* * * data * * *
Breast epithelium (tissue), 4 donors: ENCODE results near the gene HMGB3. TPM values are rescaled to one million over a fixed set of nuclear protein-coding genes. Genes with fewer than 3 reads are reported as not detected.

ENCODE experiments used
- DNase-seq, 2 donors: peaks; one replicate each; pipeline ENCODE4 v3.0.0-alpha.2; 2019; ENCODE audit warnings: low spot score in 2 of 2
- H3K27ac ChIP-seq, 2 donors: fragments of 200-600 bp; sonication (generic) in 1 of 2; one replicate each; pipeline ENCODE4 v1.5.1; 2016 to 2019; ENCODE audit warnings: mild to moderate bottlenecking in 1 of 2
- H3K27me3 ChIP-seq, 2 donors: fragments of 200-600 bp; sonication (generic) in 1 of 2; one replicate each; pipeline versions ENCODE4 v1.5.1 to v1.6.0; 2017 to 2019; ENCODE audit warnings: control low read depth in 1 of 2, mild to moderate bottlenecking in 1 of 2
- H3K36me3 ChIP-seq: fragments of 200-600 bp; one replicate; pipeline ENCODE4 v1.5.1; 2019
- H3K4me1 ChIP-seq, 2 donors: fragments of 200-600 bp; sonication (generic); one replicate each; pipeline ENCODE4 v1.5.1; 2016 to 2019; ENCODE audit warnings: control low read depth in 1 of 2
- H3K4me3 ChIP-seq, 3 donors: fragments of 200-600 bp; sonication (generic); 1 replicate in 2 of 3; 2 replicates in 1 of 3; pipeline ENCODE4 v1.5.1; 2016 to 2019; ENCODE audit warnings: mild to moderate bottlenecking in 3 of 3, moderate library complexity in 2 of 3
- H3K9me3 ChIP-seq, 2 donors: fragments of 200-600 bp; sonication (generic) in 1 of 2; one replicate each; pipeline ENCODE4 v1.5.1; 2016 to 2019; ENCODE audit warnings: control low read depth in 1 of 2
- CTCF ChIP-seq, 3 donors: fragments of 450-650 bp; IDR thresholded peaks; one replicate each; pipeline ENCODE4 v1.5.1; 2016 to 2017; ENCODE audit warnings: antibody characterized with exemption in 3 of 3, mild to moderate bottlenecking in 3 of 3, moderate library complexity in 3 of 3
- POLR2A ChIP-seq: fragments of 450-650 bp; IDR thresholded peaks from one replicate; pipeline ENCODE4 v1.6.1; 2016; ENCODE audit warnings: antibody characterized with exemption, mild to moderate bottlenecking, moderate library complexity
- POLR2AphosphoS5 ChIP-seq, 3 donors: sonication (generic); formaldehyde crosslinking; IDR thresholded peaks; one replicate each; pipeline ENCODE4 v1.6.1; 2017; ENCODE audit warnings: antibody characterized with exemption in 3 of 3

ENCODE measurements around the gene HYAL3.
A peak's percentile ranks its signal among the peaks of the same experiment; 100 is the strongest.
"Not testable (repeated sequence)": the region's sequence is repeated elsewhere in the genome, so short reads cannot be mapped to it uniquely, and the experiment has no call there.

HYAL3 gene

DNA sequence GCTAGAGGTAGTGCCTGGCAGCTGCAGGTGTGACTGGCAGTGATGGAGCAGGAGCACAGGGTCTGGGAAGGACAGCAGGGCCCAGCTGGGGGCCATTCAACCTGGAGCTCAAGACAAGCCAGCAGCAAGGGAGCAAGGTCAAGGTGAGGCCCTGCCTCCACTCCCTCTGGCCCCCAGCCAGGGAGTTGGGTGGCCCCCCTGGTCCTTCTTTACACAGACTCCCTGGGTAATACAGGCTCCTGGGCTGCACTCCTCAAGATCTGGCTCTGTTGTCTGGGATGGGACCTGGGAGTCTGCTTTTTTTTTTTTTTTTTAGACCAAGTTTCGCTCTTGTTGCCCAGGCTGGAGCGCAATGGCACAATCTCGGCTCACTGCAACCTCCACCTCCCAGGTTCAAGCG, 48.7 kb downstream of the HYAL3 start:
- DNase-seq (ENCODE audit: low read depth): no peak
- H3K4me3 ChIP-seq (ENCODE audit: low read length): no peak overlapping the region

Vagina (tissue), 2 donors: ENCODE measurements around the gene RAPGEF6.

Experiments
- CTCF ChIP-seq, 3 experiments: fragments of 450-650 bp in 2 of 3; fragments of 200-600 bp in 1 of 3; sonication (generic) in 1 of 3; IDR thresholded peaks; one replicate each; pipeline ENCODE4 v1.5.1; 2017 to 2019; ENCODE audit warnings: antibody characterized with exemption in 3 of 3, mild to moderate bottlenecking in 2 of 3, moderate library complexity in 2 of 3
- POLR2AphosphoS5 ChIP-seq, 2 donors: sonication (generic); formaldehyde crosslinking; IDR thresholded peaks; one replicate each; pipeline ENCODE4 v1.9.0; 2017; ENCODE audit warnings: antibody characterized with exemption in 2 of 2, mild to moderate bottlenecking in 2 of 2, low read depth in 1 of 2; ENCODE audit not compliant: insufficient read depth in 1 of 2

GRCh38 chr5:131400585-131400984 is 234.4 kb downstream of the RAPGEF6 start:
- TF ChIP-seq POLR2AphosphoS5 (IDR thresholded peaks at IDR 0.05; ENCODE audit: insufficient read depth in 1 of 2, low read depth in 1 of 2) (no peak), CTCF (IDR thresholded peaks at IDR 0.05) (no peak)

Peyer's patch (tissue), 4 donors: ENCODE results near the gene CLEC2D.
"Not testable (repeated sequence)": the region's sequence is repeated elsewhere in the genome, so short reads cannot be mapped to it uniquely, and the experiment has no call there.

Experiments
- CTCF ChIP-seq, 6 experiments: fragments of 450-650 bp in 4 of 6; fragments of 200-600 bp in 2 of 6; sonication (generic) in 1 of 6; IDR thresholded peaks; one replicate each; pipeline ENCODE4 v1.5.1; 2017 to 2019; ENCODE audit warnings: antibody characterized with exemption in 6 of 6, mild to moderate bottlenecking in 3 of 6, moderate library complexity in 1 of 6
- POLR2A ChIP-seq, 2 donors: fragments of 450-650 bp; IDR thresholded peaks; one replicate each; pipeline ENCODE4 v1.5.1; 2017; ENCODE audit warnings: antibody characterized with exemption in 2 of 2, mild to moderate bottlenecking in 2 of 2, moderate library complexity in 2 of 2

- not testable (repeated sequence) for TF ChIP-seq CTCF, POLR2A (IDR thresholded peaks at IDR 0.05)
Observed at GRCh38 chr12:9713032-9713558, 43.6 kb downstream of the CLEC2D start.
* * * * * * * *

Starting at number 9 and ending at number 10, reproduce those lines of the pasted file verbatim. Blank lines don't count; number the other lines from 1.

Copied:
- H3K9me3 ChIP-seq, 2 donors: fragments of 200-600 bp; sonication (generic) in 1 of 2; one replicate each; pipeline ENCODE4 v1.5.1; 2016 to 2019; ENCODE audit warnings: control low read depth in 1 of 2
- CTCF ChIP-seq, 3 donors: fragments of 450-650 bp; IDR thresholded peaks; one replicate each; pipeline ENCODE4 v1.5.1; 2016 to 2017; ENCODE audit warnings: antibody characterized with exemption in 3 of 3, mild to moderate bottlenecking in 3 of 3, moderate library complexity in 3 of 3